In some instances if the open pit is pushed deep, the amount of underground resource remaining beneath the pit is limited. This could make the economics of the capital investment for underground development look unfavorable, resulting in the possible loss of that ore. Perhaps had the open pit been kept shallower, the investment in underground infrastructure may have been justifiable, leading to more total life-of-mine ore recovery.
The timing of the cross-over will also create another significant capital investment period. By selecting a smaller this underground investment is seen earlier in the project life. This would recreate some of the financing and execution risks the project just went through. Conversely increasing the open pit size would delay the underground mine and defer this investment and its mining risk.

Conclusion

As you can see from the foregoing discussion, there are a multitude of factors playing off one another when examining the open pit to underground cross-over point. It can be like trying to mesh two different projects together.
The general consensus seems to be to push the underground mine as far off into the future as possible.  Maximize initial production based on the low risk open open pit before transitioning.
One way some groups will simplify the transition is to declare that the underground operation will be a block cave. That way they can maintain an open pit style low cutoff grade and high production rate. Unfortunately not many deposits are amenable to block caving.  Extensive geotechnical investigations are required to determine if block caving is even applicable.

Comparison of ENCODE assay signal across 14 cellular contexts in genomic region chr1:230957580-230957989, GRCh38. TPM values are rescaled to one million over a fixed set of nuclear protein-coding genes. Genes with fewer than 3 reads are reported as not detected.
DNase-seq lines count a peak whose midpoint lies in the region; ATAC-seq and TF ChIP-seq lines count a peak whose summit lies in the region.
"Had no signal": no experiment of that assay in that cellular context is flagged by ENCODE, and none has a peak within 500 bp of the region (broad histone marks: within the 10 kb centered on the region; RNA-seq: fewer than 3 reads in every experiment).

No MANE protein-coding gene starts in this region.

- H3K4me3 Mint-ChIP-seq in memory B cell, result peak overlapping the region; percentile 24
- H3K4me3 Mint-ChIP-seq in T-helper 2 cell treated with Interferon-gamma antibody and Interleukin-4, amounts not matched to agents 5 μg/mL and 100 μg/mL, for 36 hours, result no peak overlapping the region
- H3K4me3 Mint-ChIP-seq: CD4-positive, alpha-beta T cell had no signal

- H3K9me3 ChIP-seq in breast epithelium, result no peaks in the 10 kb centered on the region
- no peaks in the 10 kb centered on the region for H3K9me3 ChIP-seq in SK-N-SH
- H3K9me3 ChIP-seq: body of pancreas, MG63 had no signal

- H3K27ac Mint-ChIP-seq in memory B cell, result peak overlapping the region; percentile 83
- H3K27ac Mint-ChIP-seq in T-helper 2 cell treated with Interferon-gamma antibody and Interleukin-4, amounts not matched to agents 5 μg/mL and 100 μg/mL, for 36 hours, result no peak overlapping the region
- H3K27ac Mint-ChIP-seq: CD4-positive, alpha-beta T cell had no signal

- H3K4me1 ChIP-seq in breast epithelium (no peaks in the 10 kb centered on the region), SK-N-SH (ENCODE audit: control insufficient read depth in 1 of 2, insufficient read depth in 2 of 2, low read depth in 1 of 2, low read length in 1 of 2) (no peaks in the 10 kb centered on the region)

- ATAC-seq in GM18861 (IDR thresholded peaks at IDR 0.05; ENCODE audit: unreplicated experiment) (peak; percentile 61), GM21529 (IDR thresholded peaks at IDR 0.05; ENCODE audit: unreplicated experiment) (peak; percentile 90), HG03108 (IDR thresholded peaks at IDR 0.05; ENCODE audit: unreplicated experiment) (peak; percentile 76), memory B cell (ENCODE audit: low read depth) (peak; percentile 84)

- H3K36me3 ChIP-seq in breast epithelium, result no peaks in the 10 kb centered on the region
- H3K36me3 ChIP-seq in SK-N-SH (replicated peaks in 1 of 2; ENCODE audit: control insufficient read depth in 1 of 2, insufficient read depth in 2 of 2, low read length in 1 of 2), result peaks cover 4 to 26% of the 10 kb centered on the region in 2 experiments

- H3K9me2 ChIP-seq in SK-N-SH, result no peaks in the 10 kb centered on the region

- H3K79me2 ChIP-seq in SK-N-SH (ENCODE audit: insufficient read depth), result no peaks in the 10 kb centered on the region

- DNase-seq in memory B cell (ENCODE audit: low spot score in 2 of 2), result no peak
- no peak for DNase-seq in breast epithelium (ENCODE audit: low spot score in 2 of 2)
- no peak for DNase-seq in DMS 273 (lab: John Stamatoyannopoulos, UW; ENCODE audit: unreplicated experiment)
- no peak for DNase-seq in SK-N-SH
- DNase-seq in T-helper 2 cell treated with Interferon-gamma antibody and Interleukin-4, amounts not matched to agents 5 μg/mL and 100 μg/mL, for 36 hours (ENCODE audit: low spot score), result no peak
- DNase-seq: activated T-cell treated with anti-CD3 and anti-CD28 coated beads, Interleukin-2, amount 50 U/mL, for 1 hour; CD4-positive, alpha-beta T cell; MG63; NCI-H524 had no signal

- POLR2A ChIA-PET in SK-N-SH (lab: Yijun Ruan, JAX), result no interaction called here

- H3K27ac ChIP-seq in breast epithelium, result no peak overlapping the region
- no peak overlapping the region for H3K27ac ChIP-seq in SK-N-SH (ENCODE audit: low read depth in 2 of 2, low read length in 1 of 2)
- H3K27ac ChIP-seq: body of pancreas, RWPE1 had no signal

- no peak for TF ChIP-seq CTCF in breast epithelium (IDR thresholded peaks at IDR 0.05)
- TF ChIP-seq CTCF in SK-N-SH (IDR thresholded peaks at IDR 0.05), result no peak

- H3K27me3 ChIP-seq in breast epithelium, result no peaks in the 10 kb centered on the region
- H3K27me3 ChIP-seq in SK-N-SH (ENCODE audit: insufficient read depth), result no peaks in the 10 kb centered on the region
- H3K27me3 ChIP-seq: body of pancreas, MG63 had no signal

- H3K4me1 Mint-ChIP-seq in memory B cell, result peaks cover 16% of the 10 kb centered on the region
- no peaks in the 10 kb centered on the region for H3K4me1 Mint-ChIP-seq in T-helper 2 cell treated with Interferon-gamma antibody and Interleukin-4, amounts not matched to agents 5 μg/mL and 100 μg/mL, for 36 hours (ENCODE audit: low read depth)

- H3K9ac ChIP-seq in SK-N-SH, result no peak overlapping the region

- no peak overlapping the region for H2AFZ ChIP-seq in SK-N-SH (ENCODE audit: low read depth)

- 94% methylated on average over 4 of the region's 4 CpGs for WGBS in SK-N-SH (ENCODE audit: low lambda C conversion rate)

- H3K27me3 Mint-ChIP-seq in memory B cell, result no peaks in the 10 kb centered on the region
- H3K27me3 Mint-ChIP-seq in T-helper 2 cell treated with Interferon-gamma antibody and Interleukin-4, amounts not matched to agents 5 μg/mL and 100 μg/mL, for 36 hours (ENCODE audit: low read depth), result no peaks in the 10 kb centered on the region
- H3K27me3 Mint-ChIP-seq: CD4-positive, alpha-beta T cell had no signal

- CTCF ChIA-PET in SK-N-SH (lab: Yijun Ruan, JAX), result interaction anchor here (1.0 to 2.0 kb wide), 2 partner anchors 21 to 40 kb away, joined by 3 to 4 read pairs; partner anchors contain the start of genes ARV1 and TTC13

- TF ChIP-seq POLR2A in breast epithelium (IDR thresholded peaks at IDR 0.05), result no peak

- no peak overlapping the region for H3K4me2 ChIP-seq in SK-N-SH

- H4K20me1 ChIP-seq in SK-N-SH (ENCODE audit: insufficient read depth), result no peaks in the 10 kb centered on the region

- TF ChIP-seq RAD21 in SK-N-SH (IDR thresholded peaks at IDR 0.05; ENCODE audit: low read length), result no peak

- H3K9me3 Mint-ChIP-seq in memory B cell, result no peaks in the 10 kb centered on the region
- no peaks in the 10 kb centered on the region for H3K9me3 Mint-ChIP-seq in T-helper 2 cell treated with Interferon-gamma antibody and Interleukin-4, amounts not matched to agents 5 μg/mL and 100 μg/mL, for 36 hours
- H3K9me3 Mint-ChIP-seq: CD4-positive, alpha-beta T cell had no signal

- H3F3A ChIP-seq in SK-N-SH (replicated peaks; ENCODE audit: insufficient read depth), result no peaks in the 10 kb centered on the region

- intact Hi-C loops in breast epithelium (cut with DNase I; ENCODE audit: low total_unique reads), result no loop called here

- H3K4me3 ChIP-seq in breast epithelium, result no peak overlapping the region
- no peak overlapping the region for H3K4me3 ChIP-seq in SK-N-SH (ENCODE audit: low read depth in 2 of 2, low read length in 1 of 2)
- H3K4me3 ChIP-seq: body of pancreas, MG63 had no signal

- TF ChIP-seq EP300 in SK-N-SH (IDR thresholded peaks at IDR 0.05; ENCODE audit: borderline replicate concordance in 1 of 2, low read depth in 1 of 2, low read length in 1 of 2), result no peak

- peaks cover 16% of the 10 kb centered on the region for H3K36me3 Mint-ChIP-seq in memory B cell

Optimization studies in general are often not well documented in 43-101 Technical Reports. In most mining studies some tradeoffs will have been done (or should have been done).  There might be only brief mention of them in the 43-101 report. I don’t see a real problem with this since a Technical Report is to describe a project study, not provide all the technical data that went into it. The downside of not presenting these tradeoffs is that they cannot be scrutinized (without having data room access).
One of the features of any optimization study is that one never really knows if you got it wrong. Once the decision is made and the project moves forward, rarely will someone ever remember or question basic design decisions made years earlier. The project is now what it is.

 

Note: You can sign up for the KJK mailing list to get notified when new blogs are posted. Follow me on Twitter at @KJKLtd for updates and insights.
Share

Vertical Conveyors Give Mining a Lift